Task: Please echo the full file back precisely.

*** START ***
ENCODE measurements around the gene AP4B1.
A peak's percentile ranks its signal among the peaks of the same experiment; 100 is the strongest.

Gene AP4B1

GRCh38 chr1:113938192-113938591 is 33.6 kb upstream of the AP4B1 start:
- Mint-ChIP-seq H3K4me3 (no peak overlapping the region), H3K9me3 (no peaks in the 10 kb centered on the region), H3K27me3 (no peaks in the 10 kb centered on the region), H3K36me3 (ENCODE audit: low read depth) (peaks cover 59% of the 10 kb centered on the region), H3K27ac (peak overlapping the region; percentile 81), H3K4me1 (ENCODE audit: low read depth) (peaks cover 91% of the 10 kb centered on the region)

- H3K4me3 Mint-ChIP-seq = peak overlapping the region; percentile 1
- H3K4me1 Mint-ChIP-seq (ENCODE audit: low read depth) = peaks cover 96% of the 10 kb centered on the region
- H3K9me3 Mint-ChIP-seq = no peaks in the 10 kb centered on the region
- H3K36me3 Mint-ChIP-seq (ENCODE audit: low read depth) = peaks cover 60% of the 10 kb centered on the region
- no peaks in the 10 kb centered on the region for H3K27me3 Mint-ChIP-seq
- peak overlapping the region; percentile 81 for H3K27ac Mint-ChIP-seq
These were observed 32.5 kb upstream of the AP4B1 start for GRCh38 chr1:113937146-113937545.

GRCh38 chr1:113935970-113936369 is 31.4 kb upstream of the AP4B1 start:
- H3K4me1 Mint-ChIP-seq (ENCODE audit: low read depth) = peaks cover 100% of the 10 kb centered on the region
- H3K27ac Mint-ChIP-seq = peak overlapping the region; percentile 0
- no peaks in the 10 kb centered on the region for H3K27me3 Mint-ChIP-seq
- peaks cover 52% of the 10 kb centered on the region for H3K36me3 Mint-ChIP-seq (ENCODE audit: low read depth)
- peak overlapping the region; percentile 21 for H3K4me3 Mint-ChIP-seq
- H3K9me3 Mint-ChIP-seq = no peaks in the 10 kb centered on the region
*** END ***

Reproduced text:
ENCODE measurements around the gene AP4B1.
A peak's percentile ranks its signal among the peaks of the same experiment; 100 is the strongest.

Gene AP4B1

GRCh38 chr1:113938192-113938591 is 33.6 kb upstream of the AP4B1 start:
- Mint-ChIP-seq H3K4me3 (no peak overlapping the region), H3K9me3 (no peaks in the 10 kb centered on the region), H3K27me3 (no peaks in the 10 kb centered on the region), H3K36me3 (ENCODE audit: low read depth) (peaks cover 59% of the 10 kb centered on the region), H3K27ac (peak overlapping the region; percentile 81), H3K4me1 (ENCODE audit: low read depth) (peaks cover 91% of the 10 kb centered on the region)

- H3K4me3 Mint-ChIP-seq = peak overlapping the region; percentile 1
- H3K4me1 Mint-ChIP-seq (ENCODE audit: low read depth) = peaks cover 96% of the 10 kb centered on the region
- H3K9me3 Mint-ChIP-seq = no peaks in the 10 kb centered on the region
- H3K36me3 Mint-ChIP-seq (ENCODE audit: low read depth) = peaks cover 60% of the 10 kb centered on the region
- no peaks in the 10 kb centered on the region for H3K27me3 Mint-ChIP-seq
- peak overlapping the region; percentile 81 for H3K27ac Mint-ChIP-seq
These were observed 32.5 kb upstream of the AP4B1 start for GRCh38 chr1:113937146-113937545.

GRCh38 chr1:113935970-113936369 is 31.4 kb upstream of the AP4B1 start:
- H3K4me1 Mint-ChIP-seq (ENCODE audit: low read depth) = peaks cover 100% of the 10 kb centered on the region
- H3K27ac Mint-ChIP-seq = peak overlapping the region; percentile 0
- no peaks in the 10 kb centered on the region for H3K27me3 Mint-ChIP-seq
- peaks cover 52% of the 10 kb centered on the region for H3K36me3 Mint-ChIP-seq (ENCODE audit: low read depth)
- peak overlapping the region; percentile 21 for H3K4me3 Mint-ChIP-seq
- H3K9me3 Mint-ChIP-seq = no peaks in the 10 kb centered on the region